On arriving in Tokyo, Hungerford and Jackson had still never raced together – their goal was to simply make the final – but they finally began to have some good luck when the University of Washington lent them a fine George Pocock shell.
All the other crews newly arrived at the Toda course were “tapering off” from the hard work done over many months and were mostly rowing light and for short periods. However, the pair did not have this option. In 2016, Hungerford told The Olympians:
We had a full endurance training program in the last week. We were doing interval training, only 500 metre sprints…. We knew we had the ‘swing’. We had a sense the boat was moving, the boat was working for us.
Having done only one 2000-metre piece together, Hungerford and Jackson’s first race was Heat 2 of the Olympic Pairs. Many Canadian officials and journalists were not present for a race in which they considered success unlikely. Ultimately however, the pair won by a length-and-a-half, the fastest boat in a field of fourteen. Thus, they directly qualified for their second ever race – the Olympic final. Hungerford again:
We had the fastest time of all the heats. That put us directly in the finals – no repechages. That gave us confidence. With four or five days between the trials and finals, we kept training and we rowed our hearts out. Rowing and sleeping. Rowing and sleeping. Endurance over 2000 metres was critical.
Come the final, the Canadian pair crabbed off the start. However, the crews were called back as another boat had gone early, the second start went well and, approaching halfway, Hungerford and Jackson were level with the German and Dutch favourites. Here, they put in a power 30 and went half-a-length up. According to The Lou Marsh Legacy:
By the 1500 metre mark there was a lot of open water to the number two boat – the Dutch. Then, with 200 metres to go, George (Hungerford) began to weaken causing the boat to veer. If Roger (Jackson) took the stroke up to put the race away, he risked pulling them right into the next lane creating the possibility of a disqualification. Focused on keeping the boat straight he was shocked to find the Dutch right on top of them with precious distance left. Roger yelled “up.” They stumbled but managed to regroup for the final few strokes to the finish line.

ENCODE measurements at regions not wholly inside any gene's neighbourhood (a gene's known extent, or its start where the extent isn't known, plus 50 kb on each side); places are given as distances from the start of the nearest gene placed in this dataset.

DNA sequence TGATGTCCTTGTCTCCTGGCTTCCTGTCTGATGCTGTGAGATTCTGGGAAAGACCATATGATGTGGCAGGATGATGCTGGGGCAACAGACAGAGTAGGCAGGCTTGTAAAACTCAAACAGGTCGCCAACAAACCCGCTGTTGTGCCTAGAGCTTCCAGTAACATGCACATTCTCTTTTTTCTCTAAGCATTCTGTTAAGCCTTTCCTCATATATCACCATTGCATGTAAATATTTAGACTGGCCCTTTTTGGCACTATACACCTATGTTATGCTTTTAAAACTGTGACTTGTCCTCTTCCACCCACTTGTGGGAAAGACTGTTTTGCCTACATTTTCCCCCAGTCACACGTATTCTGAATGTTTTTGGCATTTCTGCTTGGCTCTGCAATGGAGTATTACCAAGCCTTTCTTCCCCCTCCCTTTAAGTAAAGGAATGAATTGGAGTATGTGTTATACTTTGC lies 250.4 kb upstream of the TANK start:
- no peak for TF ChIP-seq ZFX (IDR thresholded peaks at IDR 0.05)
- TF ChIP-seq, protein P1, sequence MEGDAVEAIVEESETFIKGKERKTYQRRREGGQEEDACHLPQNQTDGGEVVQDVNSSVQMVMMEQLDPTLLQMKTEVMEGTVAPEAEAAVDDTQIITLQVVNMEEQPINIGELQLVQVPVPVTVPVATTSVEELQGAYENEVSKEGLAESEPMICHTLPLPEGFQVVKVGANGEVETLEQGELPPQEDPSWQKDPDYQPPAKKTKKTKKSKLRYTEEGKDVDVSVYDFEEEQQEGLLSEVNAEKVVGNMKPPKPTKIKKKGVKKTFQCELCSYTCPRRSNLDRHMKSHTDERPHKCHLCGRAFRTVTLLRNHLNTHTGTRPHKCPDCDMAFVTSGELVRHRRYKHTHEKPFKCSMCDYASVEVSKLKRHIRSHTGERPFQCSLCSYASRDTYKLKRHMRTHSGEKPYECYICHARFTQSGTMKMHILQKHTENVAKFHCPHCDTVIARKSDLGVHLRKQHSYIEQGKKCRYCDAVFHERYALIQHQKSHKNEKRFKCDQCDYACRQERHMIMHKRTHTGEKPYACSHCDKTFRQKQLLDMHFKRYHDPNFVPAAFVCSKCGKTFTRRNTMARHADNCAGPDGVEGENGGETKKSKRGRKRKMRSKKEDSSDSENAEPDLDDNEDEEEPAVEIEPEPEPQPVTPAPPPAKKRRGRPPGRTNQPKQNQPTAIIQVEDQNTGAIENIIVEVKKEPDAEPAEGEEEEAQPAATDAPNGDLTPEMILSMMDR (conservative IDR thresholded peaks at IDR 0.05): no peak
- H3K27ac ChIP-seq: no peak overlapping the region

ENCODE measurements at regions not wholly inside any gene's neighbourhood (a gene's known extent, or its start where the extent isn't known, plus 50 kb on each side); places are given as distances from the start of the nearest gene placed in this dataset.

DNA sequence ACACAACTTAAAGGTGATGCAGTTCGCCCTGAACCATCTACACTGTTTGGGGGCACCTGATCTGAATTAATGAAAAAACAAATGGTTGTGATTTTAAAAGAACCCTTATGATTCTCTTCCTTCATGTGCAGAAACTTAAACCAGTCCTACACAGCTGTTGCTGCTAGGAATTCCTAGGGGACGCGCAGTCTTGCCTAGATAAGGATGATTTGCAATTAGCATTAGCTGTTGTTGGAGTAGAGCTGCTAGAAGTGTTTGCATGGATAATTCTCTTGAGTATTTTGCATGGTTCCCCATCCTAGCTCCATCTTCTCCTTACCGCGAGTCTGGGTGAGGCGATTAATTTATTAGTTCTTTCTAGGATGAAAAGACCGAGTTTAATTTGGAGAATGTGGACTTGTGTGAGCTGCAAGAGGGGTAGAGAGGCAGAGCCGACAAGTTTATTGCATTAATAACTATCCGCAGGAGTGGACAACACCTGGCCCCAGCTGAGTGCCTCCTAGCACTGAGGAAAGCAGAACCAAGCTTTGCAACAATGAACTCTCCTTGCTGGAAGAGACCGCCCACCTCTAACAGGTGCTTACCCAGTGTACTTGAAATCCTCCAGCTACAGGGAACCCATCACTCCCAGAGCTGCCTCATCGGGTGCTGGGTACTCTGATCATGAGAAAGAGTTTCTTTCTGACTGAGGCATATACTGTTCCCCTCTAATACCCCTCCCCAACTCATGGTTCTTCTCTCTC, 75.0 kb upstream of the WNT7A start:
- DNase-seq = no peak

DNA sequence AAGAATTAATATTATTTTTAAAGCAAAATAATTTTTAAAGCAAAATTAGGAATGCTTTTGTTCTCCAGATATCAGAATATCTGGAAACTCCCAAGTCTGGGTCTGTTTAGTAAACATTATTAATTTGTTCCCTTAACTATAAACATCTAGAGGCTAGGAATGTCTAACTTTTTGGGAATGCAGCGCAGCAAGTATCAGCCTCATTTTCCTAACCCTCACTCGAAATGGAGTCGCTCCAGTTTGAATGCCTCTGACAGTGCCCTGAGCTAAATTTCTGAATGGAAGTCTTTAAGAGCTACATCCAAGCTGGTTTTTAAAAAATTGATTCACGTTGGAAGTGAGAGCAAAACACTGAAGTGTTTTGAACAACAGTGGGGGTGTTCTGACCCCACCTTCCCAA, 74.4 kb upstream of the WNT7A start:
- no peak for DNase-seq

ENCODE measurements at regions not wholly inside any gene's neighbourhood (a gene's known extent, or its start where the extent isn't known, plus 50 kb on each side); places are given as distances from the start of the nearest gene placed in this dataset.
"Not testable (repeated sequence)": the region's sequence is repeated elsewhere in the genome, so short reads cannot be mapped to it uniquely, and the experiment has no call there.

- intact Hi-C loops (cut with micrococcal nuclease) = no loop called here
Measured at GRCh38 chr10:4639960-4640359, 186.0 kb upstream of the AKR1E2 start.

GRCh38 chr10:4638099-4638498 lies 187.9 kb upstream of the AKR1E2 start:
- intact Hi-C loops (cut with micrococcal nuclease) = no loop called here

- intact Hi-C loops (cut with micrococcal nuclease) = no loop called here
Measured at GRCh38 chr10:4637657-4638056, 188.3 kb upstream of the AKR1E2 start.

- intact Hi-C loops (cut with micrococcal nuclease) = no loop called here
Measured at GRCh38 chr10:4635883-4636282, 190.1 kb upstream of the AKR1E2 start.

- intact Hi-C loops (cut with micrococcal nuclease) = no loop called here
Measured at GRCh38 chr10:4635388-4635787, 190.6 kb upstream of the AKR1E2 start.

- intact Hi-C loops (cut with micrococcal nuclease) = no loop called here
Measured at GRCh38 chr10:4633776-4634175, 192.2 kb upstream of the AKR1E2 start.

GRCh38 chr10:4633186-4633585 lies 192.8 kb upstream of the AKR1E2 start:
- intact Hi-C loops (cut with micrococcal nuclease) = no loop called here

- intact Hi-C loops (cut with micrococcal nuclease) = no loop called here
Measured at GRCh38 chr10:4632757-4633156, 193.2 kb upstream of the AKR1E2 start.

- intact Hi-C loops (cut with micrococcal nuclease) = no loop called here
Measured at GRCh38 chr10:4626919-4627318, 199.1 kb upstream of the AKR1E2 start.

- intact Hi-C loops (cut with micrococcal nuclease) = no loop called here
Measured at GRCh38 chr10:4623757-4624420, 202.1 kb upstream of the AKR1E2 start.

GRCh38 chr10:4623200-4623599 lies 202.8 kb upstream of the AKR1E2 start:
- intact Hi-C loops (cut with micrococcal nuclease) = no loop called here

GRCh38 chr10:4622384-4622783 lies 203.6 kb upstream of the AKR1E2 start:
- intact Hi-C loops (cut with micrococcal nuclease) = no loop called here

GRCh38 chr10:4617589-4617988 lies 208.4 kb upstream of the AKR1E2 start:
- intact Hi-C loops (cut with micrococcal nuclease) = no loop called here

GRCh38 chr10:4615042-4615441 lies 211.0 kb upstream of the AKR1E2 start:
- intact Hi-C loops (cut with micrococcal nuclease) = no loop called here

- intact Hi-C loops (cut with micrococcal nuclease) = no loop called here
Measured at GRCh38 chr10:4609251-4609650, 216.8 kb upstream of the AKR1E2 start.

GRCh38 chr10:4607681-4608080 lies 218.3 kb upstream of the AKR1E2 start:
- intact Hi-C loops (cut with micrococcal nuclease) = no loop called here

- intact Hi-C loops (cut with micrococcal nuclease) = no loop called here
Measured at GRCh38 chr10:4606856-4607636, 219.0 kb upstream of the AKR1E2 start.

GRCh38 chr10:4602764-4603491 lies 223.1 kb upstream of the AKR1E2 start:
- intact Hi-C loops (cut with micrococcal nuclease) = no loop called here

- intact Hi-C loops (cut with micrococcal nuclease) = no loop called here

In The Olympians, Hungerford recalled:
The last 200 metres was hell. Our tanks were drained at 1500 metres – I don’t know where we found that inner strength in the last 500… I was starting to fade so Roger had to adjust. We’re rowing as a pair in a sensitive boat, sensitive to one rower overpowering the other. You have to perfectly synchronise. If one loses strength the other has to match, match each other in all respects. It was challenging. As Roger told me, he had heard this burst come from the stands. They were calling out in German for the German crew, which was also coming on strong. But as Roger said, ‘there was no bloody way we were going to lose’.
After an agonising wait for a photo finish, the result was Gold for Canada (7.32.94), Silver for Netherlands (7.33.40) and Bronze for Germany (7.38.63). Few of Hungerford and Jackson’s countrymen saw the win as two Canadian track favourites had finals that day. While the runners were getting Silver and Bronze, Canada’s random pair, together for six weeks, were winning their country’s only Gold of the Tokyo Olympics. There were no post-race interviews and few cheering fans. Hungerford remembered:
We had never been interviewed in our entire lead-up to the games, and we were quite happy with that… Our pressure was self-imposed. We knew what we wanted, and once we got to the final, we had the burning desire to win.
The 2020 Olympic Regatta will take place between 23 and 30 July 2021 at the Sea Forest Waterway in Tokyo Bay. Fourteen events will be contested by 263 men and 263 women.